Liquid biopsy furthers cancer research

Submitted on Mon, 02/26/2018 - 15:11
Matti Annala/ Kuva: Jonne Renvall
“New and more targeted cancer medicines are constantly becoming available. Since they target genetic defects unique to cancer cells, they have less negative side effects,” says Matti Annala.

Prostate cancer treatment can be tailored more precisely by using liquid biopsies

Text: Jaakko Kinnunen
Photo: Jonne Renvall

A new study lays the groundwork for more personalised treatment of men with metastatic prostate cancer. In the study, liquid biopsies were used to compare the effects of two prostate cancer drugs.

Researchers from the University of Tampere collaborated closely with the Canadian Vancouver Prostate Centre in the study. Patients were treated in Vancouver and its surrounding areas, and data collected from blood samples was analysed in Tampere.

According to Doctoral Researcher Matti Annala, the term “liquid biopsy” refers to taking a blood sample from patients in order to isolate circulating extracellular DNA fragments.

“Even healthy people carry billions of these DNA fragments in their bloodstream. They are released into the bloodstream when cells die. If a person has metastatic cancer, a significant share of the circulating DNA can come from cancer cells, which allows us to map the mutations they carry,” Annala says.

New information on patients’ response to medication

The study compared the efficacy of abiraterone and enzalutamide, two potent hormonal therapies that are widely used in the treatment of metastatic prostate cancer.

“The practice of using these drugs varies between hospitals. One of our aims was to establish which medication should be administered to the patients first,” Annala says.

The study included 202 patients randomly divided into two groups who received different drugs. Prior to starting the treatment, 10-millilitre blood samples were collected from the patients, and circulating DNA was isolated for analysis.

“Our aim was to use liquid biopsies to enable more effective use of these drugs. Our results suggest that the drugs have a similar patient response, but that mutations carried by cancer cells can be used to predict the efficacy of both drugs. The similar efficacy of the two drugs suggests that hospitals can choose between the drugs based on price and other factors,” Annala explains.

Annala is currently conducting a new study on how cancer becomes resistant to abiraterone and enzalutamide, and how patients respond when they are switched over to the other drug.

“We are now using liquid biopsies to experiment with personalised combination therapies for patients in whom abiraterone and enzalutamide do not function well as monotherapies,” Annala says.

Testosterone plays a key role in the treatment of prostate cancer

If a man is diagnosed with aggressive prostate cancer, the first treatment is usually surgical removal of the prostate. The operation is called radical prostatectomy.

After the operation, the patient is monitored for metastatic progression. If metastases are found, the patient starts receiving hormonal therapy. Hormonal treatments in prostate cancer can be divided into two main categories. One class of drug inhibits testosterone production in the patient's body. Abiraterone belongs to this class. The other class of drug prevents testosterone from binding to a protein called the androgen receptor. Enzalutamide is based on this mechanism.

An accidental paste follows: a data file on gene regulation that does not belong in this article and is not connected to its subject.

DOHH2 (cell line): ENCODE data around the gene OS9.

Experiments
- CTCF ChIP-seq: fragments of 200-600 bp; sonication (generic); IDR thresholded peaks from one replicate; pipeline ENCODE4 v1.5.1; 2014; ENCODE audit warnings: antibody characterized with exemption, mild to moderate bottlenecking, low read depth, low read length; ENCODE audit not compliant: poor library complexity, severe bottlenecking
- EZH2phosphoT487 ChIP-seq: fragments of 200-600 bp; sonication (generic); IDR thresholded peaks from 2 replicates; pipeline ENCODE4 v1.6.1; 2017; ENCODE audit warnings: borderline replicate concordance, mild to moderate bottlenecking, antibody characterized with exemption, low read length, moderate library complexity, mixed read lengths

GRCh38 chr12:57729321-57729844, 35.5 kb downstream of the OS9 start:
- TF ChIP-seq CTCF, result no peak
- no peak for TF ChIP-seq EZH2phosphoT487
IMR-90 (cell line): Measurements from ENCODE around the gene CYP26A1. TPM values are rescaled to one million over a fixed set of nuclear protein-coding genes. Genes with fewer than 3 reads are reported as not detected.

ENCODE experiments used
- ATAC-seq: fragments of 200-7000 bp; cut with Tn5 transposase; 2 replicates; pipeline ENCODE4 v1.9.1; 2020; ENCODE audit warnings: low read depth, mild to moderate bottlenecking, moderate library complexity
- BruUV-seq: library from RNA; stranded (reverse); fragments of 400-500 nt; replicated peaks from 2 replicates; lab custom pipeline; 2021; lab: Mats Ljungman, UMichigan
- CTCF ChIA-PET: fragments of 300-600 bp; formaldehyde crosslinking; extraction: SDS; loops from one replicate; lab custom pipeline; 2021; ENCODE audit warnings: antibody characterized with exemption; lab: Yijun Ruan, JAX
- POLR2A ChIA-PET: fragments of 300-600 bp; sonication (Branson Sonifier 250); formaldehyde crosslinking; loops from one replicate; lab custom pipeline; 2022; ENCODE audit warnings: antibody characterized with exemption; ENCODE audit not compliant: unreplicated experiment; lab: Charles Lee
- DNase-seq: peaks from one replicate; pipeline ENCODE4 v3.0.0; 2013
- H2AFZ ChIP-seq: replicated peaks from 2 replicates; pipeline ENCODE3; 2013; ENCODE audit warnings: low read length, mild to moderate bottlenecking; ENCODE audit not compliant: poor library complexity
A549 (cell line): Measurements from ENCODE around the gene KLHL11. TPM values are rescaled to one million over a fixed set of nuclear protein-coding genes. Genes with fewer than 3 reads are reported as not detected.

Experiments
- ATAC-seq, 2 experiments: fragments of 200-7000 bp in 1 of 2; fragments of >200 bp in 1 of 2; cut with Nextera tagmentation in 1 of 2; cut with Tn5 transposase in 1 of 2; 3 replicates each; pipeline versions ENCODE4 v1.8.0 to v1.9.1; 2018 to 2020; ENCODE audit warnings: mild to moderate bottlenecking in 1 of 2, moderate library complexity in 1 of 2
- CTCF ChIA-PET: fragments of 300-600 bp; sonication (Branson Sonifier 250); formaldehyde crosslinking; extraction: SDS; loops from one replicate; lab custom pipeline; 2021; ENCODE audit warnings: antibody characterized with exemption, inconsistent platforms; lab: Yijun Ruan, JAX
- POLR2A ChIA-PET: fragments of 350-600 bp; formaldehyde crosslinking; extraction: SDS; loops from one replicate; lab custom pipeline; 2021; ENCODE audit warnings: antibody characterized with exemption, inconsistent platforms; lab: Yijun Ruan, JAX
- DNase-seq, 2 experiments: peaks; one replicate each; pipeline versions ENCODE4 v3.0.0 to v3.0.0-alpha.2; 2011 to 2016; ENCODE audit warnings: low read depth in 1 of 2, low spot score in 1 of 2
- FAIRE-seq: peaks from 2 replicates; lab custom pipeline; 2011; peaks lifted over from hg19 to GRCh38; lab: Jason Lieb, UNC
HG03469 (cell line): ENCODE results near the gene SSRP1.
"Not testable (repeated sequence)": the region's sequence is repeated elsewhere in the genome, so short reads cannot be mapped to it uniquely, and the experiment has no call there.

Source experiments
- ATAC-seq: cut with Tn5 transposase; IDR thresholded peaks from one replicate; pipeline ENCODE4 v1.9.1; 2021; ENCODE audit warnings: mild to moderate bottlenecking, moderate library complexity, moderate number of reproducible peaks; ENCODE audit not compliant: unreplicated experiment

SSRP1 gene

“Prostate cells need testosterone to survive. Already in the 1940s, it was shown that if a man's testosterone level is reduced to zero, prostate cancer cells begin to die,” Annala says.

Hormonal treatments are highly effective against metastatic prostate cancer, but they are not curative. After a few years, cancer cells become resistant to the hormonal treatment and start forming new metastases.

If prostate cancer forms metastases, they usually first appear in bones. In the past, a tissue sample of metastatic disease was needed to diagnose DNA mutations in cancer cells, but they are difficult to acquire and uncomfortable for the patient.  With liquid biopsies, mutations in cancer cells can be detected from a standard blood sample.

Finding personalised medication is important

The study also revealed a great deal of new information on the effect of various genetic defects on drug efficacy.

Annala mentions one example: In about 20 percent of patients with metastatic prostate cancer, the BRCA2, ATM or PALB2 genes are broken. These genes play an important role in DNA repair. The study showed that abiraterone and enzalutamide are less effective against cancers in which these genes do not function properly.

These patients are now undergoing experimental treatment with PARP inhibitors because that type of drug is particularly effective against cancers that carry this genetic defect.

“Preliminary studies show that these patients can live over six months longer when treated with PARP inhibitors. However, PARP inhibitors are not effective against cancers that do not carry this genetic mutation,” Annala points out.

Cancer drugs are potent and come with side effects, which is why they should only be administered to patients that benefit from them. If PARP inhibitors were administered to all patients with metastatic prostate cancer, only one in five patients would benefit from the treatment. The rest of the patients would merely suffer the side effects.

Ineffective medication is also costly, and useful treatments may be delayed if many ineffective therapies need to be tried first. Liquid biopsies allow drugs to be targeted to the correct patient populations.

“New and more targeted cancer medicines are constantly becoming available. Since they target genetic defects unique to cancer cells, they have less negative side effects,” Annala says.